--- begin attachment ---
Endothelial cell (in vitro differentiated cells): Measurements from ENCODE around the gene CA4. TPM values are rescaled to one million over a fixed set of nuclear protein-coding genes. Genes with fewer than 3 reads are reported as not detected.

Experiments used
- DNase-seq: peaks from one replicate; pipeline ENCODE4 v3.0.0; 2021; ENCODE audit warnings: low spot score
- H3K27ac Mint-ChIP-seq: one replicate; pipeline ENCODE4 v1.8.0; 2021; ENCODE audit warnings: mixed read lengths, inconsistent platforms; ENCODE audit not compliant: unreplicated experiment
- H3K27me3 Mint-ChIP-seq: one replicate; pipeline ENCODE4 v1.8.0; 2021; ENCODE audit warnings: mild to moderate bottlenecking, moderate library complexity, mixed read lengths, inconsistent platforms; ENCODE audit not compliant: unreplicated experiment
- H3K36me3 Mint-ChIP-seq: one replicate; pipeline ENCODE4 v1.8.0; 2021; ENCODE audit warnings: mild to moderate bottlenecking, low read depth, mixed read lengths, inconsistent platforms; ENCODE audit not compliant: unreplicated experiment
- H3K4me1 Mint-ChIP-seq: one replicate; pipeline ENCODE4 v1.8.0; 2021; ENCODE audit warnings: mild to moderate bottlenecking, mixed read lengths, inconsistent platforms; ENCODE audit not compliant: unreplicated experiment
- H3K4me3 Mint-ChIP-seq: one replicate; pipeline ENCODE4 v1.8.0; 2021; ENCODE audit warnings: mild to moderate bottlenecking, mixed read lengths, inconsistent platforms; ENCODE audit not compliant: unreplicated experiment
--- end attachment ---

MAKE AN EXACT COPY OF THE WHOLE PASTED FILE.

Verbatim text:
Endothelial cell (in vitro differentiated cells): Measurements from ENCODE around the gene CA4. TPM values are rescaled to one million over a fixed set of nuclear protein-coding genes. Genes with fewer than 3 reads are reported as not detected.

Experiments used
- DNase-seq: peaks from one replicate; pipeline ENCODE4 v3.0.0; 2021; ENCODE audit warnings: low spot score
- H3K27ac Mint-ChIP-seq: one replicate; pipeline ENCODE4 v1.8.0; 2021; ENCODE audit warnings: mixed read lengths, inconsistent platforms; ENCODE audit not compliant: unreplicated experiment
- H3K27me3 Mint-ChIP-seq: one replicate; pipeline ENCODE4 v1.8.0; 2021; ENCODE audit warnings: mild to moderate bottlenecking, moderate library complexity, mixed read lengths, inconsistent platforms; ENCODE audit not compliant: unreplicated experiment
- H3K36me3 Mint-ChIP-seq: one replicate; pipeline ENCODE4 v1.8.0; 2021; ENCODE audit warnings: mild to moderate bottlenecking, low read depth, mixed read lengths, inconsistent platforms; ENCODE audit not compliant: unreplicated experiment
- H3K4me1 Mint-ChIP-seq: one replicate; pipeline ENCODE4 v1.8.0; 2021; ENCODE audit warnings: mild to moderate bottlenecking, mixed read lengths, inconsistent platforms; ENCODE audit not compliant: unreplicated experiment
- H3K4me3 Mint-ChIP-seq: one replicate; pipeline ENCODE4 v1.8.0; 2021; ENCODE audit warnings: mild to moderate bottlenecking, mixed read lengths, inconsistent platforms; ENCODE audit not compliant: unreplicated experiment